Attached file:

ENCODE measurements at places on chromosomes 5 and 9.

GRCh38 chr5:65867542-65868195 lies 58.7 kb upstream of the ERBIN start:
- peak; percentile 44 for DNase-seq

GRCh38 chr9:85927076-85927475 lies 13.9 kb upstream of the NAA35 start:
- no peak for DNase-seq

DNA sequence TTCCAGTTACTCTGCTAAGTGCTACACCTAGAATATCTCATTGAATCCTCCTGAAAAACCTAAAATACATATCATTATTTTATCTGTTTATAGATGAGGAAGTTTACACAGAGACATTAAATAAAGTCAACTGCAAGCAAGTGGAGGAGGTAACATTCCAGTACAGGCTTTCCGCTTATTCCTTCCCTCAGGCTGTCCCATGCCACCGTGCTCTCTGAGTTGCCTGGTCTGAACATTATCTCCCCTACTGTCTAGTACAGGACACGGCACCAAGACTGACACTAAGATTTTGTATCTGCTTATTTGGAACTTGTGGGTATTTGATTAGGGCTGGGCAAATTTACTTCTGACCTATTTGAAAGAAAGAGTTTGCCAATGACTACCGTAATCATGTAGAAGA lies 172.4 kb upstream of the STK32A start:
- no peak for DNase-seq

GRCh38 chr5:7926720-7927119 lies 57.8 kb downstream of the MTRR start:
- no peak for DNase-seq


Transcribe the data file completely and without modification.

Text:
ENCODE measurements at places on chromosomes 5 and 9.

GRCh38 chr5:65867542-65868195 lies 58.7 kb upstream of the ERBIN start:
- peak; percentile 44 for DNase-seq

GRCh38 chr9:85927076-85927475 lies 13.9 kb upstream of the NAA35 start:
- no peak for DNase-seq

DNA sequence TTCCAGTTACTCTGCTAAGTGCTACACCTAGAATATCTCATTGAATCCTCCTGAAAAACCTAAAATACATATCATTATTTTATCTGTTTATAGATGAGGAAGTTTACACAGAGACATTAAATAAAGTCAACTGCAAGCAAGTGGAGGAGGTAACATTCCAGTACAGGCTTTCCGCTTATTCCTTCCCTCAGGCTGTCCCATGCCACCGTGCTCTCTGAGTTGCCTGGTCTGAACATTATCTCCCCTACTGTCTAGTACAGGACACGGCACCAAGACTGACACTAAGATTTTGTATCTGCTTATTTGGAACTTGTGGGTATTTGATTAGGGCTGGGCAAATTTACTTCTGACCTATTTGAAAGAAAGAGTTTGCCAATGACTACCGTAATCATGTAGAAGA lies 172.4 kb upstream of the STK32A start:
- no peak for DNase-seq

GRCh38 chr5:7926720-7927119 lies 57.8 kb downstream of the MTRR start:
- no peak for DNase-seq